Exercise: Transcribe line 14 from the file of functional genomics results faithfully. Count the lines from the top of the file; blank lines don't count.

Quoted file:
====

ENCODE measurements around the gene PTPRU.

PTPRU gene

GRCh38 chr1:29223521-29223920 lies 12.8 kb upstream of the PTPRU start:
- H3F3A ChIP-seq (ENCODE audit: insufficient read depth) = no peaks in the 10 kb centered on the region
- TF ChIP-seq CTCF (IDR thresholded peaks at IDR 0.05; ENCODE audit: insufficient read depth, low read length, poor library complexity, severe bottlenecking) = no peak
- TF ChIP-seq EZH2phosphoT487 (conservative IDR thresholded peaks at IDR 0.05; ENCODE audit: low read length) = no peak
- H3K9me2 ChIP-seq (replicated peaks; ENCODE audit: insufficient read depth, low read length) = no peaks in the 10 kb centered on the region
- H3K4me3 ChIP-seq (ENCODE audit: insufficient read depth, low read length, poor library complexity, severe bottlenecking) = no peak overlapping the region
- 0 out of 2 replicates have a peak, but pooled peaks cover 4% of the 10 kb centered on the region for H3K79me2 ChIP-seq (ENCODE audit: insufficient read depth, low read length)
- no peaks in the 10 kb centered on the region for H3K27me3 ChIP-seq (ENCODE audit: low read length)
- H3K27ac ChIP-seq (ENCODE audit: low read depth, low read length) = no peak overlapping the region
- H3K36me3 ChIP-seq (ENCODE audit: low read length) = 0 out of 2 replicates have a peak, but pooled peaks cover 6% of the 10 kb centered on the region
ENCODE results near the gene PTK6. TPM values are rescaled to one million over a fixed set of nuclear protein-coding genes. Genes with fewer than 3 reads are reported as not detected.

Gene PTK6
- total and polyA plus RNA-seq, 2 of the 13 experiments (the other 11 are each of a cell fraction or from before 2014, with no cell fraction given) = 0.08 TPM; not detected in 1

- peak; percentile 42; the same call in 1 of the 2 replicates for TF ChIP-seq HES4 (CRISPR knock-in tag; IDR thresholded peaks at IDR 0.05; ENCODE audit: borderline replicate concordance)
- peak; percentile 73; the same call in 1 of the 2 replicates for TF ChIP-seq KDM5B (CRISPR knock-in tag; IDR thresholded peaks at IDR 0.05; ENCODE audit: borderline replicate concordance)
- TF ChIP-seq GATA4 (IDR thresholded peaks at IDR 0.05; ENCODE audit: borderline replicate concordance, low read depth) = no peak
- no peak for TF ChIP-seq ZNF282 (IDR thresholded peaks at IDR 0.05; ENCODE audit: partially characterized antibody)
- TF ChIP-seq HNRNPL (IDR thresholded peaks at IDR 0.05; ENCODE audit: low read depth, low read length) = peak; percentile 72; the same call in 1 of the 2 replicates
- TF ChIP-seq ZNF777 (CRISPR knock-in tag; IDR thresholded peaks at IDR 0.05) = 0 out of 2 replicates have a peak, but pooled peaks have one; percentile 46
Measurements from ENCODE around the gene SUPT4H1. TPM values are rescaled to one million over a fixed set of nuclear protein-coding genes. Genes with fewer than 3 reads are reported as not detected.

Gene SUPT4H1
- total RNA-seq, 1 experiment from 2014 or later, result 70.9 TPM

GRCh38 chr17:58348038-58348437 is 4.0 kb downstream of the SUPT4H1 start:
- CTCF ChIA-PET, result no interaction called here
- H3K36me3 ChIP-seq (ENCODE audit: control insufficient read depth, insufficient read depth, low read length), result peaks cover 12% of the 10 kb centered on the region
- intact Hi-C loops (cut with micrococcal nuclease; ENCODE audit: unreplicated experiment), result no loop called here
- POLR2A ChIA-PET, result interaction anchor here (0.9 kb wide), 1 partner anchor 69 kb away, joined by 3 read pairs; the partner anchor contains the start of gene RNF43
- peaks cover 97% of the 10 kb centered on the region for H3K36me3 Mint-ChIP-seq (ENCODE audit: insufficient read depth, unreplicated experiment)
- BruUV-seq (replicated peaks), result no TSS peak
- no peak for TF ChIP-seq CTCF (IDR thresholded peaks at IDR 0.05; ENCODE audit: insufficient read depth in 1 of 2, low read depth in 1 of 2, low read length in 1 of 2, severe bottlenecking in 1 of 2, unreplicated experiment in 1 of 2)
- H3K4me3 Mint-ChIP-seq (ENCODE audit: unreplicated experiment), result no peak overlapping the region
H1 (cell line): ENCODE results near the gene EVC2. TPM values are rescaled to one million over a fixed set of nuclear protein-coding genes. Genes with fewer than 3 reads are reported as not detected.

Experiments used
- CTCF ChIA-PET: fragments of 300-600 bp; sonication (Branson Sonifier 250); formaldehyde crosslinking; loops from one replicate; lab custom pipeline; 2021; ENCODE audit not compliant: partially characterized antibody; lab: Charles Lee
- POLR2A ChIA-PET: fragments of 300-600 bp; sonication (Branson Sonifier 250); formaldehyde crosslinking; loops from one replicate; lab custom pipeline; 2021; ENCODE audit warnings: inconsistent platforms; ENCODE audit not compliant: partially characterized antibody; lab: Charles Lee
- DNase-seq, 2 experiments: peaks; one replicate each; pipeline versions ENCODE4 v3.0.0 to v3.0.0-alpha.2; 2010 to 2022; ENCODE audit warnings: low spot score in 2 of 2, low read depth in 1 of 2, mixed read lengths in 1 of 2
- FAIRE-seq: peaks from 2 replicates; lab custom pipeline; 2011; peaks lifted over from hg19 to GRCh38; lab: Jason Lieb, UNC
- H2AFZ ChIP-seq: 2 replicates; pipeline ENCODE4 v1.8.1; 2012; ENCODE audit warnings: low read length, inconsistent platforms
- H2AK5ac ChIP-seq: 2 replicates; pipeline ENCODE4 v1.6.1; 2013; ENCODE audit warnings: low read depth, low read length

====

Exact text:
Gene PTK6